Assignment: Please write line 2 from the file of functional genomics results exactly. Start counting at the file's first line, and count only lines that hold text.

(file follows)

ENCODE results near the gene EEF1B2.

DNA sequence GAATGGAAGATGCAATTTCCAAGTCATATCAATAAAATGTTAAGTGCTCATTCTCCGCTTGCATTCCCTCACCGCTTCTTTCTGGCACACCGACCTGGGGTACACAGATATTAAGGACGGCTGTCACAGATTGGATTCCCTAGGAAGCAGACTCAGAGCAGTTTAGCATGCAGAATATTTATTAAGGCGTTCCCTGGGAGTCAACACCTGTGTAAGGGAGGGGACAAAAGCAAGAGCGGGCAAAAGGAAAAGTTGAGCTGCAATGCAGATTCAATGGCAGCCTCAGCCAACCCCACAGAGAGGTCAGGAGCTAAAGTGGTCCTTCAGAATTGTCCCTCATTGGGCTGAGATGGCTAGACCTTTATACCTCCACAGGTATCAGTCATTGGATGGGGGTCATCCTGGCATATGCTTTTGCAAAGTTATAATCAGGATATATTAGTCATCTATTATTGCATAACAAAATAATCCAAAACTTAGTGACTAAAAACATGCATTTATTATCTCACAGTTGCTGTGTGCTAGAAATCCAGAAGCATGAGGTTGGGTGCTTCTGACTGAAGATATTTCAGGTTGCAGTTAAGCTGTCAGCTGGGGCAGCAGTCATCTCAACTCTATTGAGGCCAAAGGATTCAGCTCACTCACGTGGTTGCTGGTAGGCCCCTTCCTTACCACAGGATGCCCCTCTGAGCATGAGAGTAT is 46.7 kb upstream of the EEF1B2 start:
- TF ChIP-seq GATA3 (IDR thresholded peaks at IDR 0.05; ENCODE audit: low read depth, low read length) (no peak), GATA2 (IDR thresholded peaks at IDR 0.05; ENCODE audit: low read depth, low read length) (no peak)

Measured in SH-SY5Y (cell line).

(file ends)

DNA sequence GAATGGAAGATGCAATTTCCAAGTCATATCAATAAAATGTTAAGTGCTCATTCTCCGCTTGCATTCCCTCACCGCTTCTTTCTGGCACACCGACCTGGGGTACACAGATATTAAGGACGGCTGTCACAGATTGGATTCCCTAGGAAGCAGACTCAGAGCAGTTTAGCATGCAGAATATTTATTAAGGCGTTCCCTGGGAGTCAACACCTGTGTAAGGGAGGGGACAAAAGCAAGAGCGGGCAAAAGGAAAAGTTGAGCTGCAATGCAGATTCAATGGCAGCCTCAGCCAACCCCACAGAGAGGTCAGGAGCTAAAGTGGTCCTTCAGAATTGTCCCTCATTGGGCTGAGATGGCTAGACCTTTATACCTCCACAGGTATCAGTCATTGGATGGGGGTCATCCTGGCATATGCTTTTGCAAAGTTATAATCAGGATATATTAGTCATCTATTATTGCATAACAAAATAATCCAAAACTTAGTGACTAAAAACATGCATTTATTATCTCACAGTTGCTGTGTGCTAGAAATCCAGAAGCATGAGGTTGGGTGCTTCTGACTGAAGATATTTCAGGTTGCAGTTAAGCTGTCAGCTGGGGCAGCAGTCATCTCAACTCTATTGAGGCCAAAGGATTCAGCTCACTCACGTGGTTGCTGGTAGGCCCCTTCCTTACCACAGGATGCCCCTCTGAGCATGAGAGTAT is 46.7 kb upstream of the EEF1B2 start: